Jonze was a co-founder and editor of Dirt magazine along with Mark Lewman and Andy Jenkins, as well as an editor for Grand Royal Magazine and senior photographer for Transworld Skateboarding.[citation needed] In the past, Jonze shot street skateboarding videos, most notably Blind's highly influential Video Days in 1991, and Lakai Footwear's Fully Flared in 2007.[1] He co-directed the Girl Skateboards film Yeah Right! and the Chocolate Skateboards video Hot Chocolate.[1] In the closing credits montage of Yeah Right!, Spike is shown doing a nollie heelflip in loafers. He is co-owner of Girl Skateboards.[13]

Jonze holding a producer credit for The 1 Second Film.

Jonze has many alter egos, including Richard Koufey (alternately spelled Coufey or Couffe), the leader of the Torrance Community Dance Group, an urban troupe that performs in public spaces. The Koufey persona appeared when Jonze, in character, filmed himself dancing to Fatboy Slim's "The Rockafeller Skank" as it played on a boom box in a public area.[14] Jonze showed the video to Slim, who appears briefly in the video around the 3:57 mark.[15] Jonze then assembled a group of dancers to perform to Slim's "Praise You" outside a Westwood, California movie theater and taped the performance. The resulting clip was a huge success, and "Koufey" and his troupe were invited to New York City to perform the song for the 1999 MTV Video Music Awards. The video received awards for Best Direction, Breakthrough, and Best Choreography, which Jonze accepted, still in character. Jonze made a mockumentary about the experience called Torrance Rises.[1]

He has a speaking part along with Dave Eggers in the Beck song "The Horrible Fanfare/Landslide/Exoskeleton" from his 2006 album, The Information. He appears in the "Exoskeleton" part.[16]

Since 2007, he has been the creative director at VBS.tv, an online television network supplied by Vice and funded by MTV.[2]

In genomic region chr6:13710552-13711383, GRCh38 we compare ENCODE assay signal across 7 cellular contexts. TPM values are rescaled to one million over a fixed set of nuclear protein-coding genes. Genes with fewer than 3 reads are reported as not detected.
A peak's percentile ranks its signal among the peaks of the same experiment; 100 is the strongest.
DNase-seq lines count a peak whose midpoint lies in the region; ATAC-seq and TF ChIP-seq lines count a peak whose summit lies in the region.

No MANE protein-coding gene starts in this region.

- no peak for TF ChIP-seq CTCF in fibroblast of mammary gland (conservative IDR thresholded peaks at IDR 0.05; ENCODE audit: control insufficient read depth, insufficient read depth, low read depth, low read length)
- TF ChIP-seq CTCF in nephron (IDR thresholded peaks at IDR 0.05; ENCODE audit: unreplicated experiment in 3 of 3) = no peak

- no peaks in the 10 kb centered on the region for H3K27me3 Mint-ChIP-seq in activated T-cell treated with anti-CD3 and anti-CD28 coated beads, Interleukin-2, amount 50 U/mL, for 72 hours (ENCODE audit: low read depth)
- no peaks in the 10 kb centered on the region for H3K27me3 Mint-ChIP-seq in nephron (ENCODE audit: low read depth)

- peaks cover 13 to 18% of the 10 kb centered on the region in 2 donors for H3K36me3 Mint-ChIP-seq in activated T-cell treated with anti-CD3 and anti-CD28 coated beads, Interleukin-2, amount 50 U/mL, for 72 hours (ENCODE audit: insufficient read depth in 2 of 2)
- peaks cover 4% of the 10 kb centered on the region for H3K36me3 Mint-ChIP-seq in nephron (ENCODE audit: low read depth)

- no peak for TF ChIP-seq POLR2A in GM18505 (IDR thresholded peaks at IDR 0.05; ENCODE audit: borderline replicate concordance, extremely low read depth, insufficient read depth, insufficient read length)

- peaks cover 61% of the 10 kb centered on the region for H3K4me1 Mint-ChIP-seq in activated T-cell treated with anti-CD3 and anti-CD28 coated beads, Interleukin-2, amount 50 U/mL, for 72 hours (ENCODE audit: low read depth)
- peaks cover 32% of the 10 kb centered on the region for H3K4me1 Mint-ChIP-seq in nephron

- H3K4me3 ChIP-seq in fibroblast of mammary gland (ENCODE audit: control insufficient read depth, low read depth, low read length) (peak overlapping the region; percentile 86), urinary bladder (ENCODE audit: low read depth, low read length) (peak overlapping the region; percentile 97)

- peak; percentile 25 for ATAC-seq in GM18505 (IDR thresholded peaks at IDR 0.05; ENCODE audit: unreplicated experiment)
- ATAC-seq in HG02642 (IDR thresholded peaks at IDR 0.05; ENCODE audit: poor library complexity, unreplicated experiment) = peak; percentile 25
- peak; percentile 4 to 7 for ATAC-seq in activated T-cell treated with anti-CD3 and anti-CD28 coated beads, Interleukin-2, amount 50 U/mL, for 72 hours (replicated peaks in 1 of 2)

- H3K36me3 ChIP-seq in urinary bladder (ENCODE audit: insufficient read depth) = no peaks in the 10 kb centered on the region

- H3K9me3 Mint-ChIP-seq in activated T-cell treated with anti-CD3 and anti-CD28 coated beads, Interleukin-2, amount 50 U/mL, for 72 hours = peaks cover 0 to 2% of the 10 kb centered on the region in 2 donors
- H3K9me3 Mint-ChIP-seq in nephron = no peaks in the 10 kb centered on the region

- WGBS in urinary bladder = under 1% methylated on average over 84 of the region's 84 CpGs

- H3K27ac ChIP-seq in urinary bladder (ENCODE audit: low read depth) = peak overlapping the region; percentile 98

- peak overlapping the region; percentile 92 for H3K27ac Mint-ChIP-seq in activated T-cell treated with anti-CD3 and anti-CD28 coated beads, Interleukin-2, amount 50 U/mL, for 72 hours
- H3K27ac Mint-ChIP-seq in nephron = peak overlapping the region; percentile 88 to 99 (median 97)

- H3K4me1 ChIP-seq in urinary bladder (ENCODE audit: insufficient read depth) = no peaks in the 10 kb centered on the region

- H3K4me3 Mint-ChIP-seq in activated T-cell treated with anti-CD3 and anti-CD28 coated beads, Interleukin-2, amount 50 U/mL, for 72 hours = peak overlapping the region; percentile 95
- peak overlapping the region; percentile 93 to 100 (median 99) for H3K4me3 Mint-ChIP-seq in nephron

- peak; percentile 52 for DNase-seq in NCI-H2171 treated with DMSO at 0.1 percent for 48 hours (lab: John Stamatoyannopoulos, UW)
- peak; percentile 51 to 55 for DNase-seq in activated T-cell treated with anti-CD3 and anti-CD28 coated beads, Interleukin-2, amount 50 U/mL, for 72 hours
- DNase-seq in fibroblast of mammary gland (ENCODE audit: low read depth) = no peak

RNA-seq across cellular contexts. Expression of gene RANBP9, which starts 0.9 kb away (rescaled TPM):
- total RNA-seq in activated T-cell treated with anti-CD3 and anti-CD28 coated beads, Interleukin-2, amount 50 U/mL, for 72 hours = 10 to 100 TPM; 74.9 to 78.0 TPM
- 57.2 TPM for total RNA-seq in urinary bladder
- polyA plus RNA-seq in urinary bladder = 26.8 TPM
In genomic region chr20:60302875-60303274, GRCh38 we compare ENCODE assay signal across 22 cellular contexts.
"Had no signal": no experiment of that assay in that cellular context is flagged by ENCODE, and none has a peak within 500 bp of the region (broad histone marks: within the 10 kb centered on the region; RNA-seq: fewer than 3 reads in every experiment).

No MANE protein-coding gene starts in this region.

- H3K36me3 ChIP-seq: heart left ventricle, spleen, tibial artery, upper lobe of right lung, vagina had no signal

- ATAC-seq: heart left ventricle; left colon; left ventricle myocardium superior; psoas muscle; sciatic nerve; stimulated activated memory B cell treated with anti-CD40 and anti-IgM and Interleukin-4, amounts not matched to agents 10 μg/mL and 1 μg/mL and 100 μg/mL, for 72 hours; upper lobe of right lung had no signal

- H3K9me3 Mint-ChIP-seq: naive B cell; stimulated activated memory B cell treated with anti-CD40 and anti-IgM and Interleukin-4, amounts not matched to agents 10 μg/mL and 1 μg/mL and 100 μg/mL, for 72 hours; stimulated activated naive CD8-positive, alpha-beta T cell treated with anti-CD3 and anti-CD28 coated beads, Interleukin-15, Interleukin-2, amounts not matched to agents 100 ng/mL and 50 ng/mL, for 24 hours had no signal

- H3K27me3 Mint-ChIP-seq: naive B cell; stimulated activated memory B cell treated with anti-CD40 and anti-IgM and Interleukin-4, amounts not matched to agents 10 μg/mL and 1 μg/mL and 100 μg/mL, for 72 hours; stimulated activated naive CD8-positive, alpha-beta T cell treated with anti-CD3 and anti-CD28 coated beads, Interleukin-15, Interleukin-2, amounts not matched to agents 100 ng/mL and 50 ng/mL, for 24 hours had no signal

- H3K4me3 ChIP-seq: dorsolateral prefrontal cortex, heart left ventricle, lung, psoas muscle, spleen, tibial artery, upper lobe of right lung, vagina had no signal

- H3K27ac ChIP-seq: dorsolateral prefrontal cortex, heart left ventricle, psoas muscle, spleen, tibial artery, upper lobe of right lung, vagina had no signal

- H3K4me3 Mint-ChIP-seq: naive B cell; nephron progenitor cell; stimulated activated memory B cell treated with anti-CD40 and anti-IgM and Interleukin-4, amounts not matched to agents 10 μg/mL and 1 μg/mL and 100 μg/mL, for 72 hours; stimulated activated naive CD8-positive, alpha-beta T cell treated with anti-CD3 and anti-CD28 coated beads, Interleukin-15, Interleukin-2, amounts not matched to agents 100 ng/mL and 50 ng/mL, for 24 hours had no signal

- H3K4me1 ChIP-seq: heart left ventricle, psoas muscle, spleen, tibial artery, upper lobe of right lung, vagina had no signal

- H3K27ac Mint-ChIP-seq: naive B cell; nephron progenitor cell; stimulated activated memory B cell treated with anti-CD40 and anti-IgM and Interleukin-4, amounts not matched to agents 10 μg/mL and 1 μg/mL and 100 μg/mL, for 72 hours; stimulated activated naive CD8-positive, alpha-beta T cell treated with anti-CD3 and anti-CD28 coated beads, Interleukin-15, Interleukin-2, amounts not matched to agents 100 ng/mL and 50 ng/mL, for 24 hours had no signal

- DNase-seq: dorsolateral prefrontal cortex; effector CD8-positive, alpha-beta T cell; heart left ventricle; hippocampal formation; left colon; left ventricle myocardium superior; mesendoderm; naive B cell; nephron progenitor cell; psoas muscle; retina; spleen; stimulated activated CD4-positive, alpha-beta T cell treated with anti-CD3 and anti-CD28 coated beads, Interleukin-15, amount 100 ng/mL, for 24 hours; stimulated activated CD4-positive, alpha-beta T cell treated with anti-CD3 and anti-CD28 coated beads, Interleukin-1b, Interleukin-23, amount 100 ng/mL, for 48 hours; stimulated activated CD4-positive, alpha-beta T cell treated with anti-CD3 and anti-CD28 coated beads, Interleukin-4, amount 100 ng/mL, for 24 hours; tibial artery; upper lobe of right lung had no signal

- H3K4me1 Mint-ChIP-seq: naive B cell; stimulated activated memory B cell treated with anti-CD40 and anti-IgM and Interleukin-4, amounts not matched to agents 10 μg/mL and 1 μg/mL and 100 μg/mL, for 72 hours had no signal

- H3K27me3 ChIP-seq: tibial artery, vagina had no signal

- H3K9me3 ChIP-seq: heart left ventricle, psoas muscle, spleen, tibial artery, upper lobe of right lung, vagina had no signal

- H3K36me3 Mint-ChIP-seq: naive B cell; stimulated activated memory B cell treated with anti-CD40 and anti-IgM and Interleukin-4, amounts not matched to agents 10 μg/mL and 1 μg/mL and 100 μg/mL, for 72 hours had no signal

Spike Jonze was part of the Detour-Moleskine project in New York in 2007.[16] The project invites authors to compile and illustrate Moleskine notebooks to provide an intimate insight into the artists' creative process.

In 2008 he co-produced a new video for the Chocolate Skateboards "Easy Steady", direct by Ty Evans and Federico Vitetta in Milan, featuring the song "Felicità" by Bugo.[17]

Jonze directed Where the Wild Things Are,[18] which opened in the United States on October 16, 2009. It was arguably his most anticipated film to date, the product of an almost decade long collaboration with author Maurice Sendak.[19] The film received generally favorable reviews, and appeared on many critics' end-of-the-year top ten lists.[20]

In July 2009, Jonze acquired the rights to make a film adaptation of the Shane Jones novel Light Boxes. However, Jonze, in an interview with Times Online, said that Ray Tintori was no longer a director for that project as expected.[21] In an interview with Interview Magazine in June 2010, Jones said the film option had been dropped.[22]

In 2010, he made a 28-minute short titled Scenes from the Suburbs, inspired by the Arcade Fire album The Suburbs. Scenes from his short were used in the music video to the album's title song, "The Suburbs". A dystopian vision of suburbia in the near-future, the short was co-written by Jonze, Win Butler, and Will Butler. Expanding on the themes of nostalgia, alienation, and childhood, the short premiered at the Berlin International Film Festival and saw its online premiere at MUBI on June 27, 2011.[23]

Jonze is good friends with Björk and frequently works with her. He has directed three videos for her and she contributed the theme song for Jonze's Being John Malkovich film.